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An Exercise For A Horse That Cross Canters

Submitted by member: Lauren

I am looking for help with regards to fixing a cross canter and knowing when the horse lands in the cross canter.

Answer by Robert Gage

Some horses will land on a cross canter—occasionally. It’s rare, but it does happen. Riders can try to “lead” a horse with an opening inside rein over the fence to try and tell their horse which lead the rider wants them to land on. I have a great exercise for teaching horses to do a solid one-piece flying change—but it takes lots of practice over a month or two. Place two poles about a foot to 18” apart. Now, canter over these poles at a good pace. Make a giant figure eight, so you come into the poles on one lead then land on the other. Try to do that by turning your horse just as he leaves the ground to “hop over” the poles. So, if you are approaching on the left turn, just as your horse is about to hop the poles, switch to your right rein and pull his mouth some to the right, so he lands going to the right… some.

Did you know a flying change for a horse is very similar to a “SKIP” for a person? Think about when you skip. Isn’t there a moment when you “hop” up into the air? These poles artificially create that “hop.” You should hop over these poles 4-20 times per day for your horse to properly learn this “skip” technique. Each day you do the exercise, you can move the 2 poles to a different part of the arena. You can even have more than one pair of poles in the arena at a time. Most horses take anywhere from a week to a month to learn to do these flying changes. What you begin to look for is your horse switching leads IN FRONT of the poles! Now you are close. Don’t get discouraged. It takes some time, and it takes LOTS OF PRACTICE for your horse to “get it.”

More Learning

You might also find this blog post helpful: Training A Sensitive Thoroughbred to Not Swap Leads by Bernie Traurig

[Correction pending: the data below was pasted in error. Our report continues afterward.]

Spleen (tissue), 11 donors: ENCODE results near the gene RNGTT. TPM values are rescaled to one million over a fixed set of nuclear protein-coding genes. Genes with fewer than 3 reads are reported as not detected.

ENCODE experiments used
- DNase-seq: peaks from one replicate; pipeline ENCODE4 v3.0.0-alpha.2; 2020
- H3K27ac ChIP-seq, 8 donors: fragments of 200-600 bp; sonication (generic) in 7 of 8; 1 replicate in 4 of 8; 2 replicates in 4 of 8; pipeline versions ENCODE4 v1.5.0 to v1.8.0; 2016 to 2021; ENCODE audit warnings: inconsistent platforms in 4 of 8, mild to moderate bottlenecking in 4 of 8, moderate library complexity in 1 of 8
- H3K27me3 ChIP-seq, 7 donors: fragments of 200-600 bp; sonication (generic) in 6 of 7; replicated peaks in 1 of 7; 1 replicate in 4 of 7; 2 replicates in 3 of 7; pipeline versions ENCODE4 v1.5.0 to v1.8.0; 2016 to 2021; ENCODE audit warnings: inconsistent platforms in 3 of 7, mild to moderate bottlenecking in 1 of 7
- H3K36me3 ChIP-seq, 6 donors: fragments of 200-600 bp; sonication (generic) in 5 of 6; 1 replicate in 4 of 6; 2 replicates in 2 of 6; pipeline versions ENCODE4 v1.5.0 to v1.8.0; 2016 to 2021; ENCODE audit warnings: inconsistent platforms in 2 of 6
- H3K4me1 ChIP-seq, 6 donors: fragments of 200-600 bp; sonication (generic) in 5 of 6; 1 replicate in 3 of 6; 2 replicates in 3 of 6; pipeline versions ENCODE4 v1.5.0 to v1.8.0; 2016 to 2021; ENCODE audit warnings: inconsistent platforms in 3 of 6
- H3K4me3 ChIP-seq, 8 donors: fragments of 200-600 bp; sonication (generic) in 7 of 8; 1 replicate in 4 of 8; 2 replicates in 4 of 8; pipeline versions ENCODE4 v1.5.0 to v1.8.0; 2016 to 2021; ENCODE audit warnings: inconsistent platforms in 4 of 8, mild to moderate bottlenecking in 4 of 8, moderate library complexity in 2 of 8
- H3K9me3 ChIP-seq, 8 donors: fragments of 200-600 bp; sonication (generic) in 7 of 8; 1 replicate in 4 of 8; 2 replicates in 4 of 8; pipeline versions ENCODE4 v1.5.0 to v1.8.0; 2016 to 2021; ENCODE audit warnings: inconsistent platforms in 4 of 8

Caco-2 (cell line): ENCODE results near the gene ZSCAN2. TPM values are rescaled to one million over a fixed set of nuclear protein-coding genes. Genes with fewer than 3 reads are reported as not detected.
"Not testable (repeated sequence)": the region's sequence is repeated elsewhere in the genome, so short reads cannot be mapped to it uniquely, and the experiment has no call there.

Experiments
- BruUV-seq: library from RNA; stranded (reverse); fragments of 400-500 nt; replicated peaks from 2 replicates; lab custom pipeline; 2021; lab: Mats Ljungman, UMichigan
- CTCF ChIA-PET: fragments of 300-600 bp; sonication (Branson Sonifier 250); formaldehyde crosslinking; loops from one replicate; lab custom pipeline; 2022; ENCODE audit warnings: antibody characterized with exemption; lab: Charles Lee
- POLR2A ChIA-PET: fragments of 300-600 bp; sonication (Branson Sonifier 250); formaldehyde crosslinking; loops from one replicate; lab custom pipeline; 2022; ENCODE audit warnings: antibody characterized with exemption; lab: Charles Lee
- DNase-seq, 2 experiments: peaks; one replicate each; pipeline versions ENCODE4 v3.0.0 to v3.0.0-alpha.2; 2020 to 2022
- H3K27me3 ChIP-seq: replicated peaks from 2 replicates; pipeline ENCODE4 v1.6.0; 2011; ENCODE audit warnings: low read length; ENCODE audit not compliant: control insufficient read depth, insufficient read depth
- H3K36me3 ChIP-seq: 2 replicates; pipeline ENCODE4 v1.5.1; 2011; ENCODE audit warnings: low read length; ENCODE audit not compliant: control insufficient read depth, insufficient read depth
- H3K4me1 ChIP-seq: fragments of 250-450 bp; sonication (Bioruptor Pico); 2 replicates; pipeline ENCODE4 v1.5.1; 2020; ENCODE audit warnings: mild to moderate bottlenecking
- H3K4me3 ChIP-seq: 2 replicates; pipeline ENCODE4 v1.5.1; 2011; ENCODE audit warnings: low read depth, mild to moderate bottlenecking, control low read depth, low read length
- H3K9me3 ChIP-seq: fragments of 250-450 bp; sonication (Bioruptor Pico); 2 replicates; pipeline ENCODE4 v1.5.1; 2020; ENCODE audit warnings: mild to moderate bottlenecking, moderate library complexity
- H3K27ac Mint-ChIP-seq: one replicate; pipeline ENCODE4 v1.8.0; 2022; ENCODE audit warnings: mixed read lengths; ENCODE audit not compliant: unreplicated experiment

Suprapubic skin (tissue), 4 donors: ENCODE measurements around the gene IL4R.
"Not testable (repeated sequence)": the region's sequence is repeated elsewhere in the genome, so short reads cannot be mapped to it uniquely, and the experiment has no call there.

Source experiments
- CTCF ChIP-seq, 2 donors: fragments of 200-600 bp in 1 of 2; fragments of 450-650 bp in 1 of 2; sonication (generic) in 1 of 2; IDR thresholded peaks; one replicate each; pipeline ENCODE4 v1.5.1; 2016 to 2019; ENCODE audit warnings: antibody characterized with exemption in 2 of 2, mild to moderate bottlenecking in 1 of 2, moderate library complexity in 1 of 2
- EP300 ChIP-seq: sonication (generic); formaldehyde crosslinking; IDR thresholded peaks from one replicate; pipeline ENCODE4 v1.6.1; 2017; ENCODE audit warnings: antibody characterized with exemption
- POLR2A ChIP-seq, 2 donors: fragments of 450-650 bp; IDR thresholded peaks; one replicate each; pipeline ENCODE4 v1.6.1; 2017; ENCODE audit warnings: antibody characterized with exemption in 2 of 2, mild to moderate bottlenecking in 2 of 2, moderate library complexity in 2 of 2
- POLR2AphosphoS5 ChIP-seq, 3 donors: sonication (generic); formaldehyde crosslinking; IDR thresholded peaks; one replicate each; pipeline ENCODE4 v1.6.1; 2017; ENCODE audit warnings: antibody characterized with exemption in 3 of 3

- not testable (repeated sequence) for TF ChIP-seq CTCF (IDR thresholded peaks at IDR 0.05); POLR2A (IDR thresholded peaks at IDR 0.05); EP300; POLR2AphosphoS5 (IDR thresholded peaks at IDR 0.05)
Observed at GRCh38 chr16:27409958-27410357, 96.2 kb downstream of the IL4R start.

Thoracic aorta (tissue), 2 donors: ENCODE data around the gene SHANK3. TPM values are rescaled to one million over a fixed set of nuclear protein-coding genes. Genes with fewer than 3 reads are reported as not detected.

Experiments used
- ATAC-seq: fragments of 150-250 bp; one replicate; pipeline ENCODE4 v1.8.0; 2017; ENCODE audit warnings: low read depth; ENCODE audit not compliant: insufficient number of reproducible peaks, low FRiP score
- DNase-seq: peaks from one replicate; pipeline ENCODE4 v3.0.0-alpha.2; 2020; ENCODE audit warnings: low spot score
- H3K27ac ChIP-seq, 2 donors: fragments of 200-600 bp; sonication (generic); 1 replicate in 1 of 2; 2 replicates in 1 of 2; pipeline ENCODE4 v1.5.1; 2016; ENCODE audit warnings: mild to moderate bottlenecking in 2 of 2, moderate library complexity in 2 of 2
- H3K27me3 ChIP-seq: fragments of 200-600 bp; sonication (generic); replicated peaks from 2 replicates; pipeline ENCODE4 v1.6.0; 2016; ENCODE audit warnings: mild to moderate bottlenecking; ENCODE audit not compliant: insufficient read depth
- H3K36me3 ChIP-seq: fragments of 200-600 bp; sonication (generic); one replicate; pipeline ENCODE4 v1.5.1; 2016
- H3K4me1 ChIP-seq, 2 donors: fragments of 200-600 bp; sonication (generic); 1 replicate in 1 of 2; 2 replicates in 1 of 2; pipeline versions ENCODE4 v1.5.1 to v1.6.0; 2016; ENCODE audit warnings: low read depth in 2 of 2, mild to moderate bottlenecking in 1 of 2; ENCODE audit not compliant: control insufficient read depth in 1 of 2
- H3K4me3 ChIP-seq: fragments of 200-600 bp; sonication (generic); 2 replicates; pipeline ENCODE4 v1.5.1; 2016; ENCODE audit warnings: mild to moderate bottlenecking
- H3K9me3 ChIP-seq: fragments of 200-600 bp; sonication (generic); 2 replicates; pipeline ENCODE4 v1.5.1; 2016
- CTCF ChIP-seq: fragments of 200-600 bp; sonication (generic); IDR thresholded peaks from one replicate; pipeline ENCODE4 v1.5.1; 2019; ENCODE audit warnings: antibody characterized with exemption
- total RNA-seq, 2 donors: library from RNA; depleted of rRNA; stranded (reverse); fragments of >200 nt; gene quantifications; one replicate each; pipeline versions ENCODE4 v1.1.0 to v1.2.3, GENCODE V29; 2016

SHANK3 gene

Video Recommendations:

get your horse to stop changing leads at the canter

Improving Your Flying Changes
Bernie Traurig
A lot of issues can crop up that result in less than perfect flying changes. Perhaps your horse anticipates or is anxious, has late changes, or uncontrollable changes like swapping in lines. Bernie has some tips to address all these issues and more. changes on cue.
Running Time:  21 minutes and 9 seconds

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training your horse to not swap leads on the way to a jump

Swapless On Course
Hope and Ned Glynn
You are having a flawless trip, you see your distance to that single oxer across the diagonal a mile away, you know there’s a blue ribbon in your future…. and then, in anticipation of a change of direction, your beloved, loyal mount swaps his lead in front of the jump. Hope and Ned Glynn have a way to fix it!
Running Time:  7 minutes and 49 seconds

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John French’s topic “Landing On The Proper Lead.”

Landing On The Proper Lead
John French
John French discusses and demonstrates exercises that perfect landing on the correct lead for that extra edge in a hunter class.
Running Time:  18 minutes and 23 seconds

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Jenny and Kost Karazissis’ topic “Setting Up The Lead Change.”

Setting Up The Lead Change
Team Karazissis
In this session Team Karazissis describe & demonstrate exercises that establish direct communication to the three main parts of the horse & stimulate the haunch in order to facilitate the lead change.
Running Time:  12 minutes and 21 seconds

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Robert Gage

Judge Rob Gage is a 3-time World Cup Grand Prix rider and won the Rolex Crown of Excellence (won more Grand Prix than any other rider in the US) in successive years, along with being the AGA rider of the year in back to back years. He was the number 1 ranked Grand Prix rider in the US for over 80 consecutive weeks. He is a large “R” rated USEF Judge and course designer.

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